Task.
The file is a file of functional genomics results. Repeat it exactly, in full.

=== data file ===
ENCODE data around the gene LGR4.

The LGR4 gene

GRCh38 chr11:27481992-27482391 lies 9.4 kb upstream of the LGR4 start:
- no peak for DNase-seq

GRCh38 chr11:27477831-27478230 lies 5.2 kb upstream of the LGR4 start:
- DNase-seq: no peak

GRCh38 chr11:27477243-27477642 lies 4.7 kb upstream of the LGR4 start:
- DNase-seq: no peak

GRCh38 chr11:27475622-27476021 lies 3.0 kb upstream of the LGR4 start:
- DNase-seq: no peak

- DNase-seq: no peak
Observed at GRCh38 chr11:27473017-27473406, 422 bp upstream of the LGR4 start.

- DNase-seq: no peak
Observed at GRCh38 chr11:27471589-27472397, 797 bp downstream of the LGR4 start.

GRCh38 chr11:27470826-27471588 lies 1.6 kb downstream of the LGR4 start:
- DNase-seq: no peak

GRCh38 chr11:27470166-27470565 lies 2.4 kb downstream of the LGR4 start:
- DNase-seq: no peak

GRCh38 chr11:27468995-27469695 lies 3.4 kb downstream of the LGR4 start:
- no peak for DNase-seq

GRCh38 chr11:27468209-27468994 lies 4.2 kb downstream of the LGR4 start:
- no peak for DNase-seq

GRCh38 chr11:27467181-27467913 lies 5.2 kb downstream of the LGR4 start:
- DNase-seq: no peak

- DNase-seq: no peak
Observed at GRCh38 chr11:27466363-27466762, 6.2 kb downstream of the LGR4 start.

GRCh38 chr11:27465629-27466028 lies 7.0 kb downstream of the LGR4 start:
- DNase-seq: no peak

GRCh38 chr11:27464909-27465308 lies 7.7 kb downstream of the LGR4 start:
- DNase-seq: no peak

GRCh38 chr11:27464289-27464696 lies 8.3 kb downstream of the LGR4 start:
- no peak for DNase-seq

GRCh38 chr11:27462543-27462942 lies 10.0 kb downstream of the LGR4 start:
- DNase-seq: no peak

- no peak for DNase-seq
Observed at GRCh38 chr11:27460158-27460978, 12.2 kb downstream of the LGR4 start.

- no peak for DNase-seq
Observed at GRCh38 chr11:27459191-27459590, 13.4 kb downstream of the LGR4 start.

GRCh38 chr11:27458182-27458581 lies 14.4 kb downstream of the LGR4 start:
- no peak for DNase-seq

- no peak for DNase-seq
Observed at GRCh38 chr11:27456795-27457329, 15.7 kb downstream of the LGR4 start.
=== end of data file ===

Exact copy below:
ENCODE data around the gene LGR4.

The LGR4 gene

GRCh38 chr11:27481992-27482391 lies 9.4 kb upstream of the LGR4 start:
- no peak for DNase-seq

GRCh38 chr11:27477831-27478230 lies 5.2 kb upstream of the LGR4 start:
- DNase-seq: no peak

GRCh38 chr11:27477243-27477642 lies 4.7 kb upstream of the LGR4 start:
- DNase-seq: no peak

GRCh38 chr11:27475622-27476021 lies 3.0 kb upstream of the LGR4 start:
- DNase-seq: no peak

- DNase-seq: no peak
Observed at GRCh38 chr11:27473017-27473406, 422 bp upstream of the LGR4 start.

- DNase-seq: no peak
Observed at GRCh38 chr11:27471589-27472397, 797 bp downstream of the LGR4 start.

GRCh38 chr11:27470826-27471588 lies 1.6 kb downstream of the LGR4 start:
- DNase-seq: no peak

GRCh38 chr11:27470166-27470565 lies 2.4 kb downstream of the LGR4 start:
- DNase-seq: no peak

GRCh38 chr11:27468995-27469695 lies 3.4 kb downstream of the LGR4 start:
- no peak for DNase-seq

GRCh38 chr11:27468209-27468994 lies 4.2 kb downstream of the LGR4 start:
- no peak for DNase-seq

GRCh38 chr11:27467181-27467913 lies 5.2 kb downstream of the LGR4 start:
- DNase-seq: no peak

- DNase-seq: no peak
Observed at GRCh38 chr11:27466363-27466762, 6.2 kb downstream of the LGR4 start.

GRCh38 chr11:27465629-27466028 lies 7.0 kb downstream of the LGR4 start:
- DNase-seq: no peak

GRCh38 chr11:27464909-27465308 lies 7.7 kb downstream of the LGR4 start:
- DNase-seq: no peak

GRCh38 chr11:27464289-27464696 lies 8.3 kb downstream of the LGR4 start:
- no peak for DNase-seq

GRCh38 chr11:27462543-27462942 lies 10.0 kb downstream of the LGR4 start:
- DNase-seq: no peak

- no peak for DNase-seq
Observed at GRCh38 chr11:27460158-27460978, 12.2 kb downstream of the LGR4 start.

- no peak for DNase-seq
Observed at GRCh38 chr11:27459191-27459590, 13.4 kb downstream of the LGR4 start.

GRCh38 chr11:27458182-27458581 lies 14.4 kb downstream of the LGR4 start:
- no peak for DNase-seq

- no peak for DNase-seq
Observed at GRCh38 chr11:27456795-27457329, 15.7 kb downstream of the LGR4 start.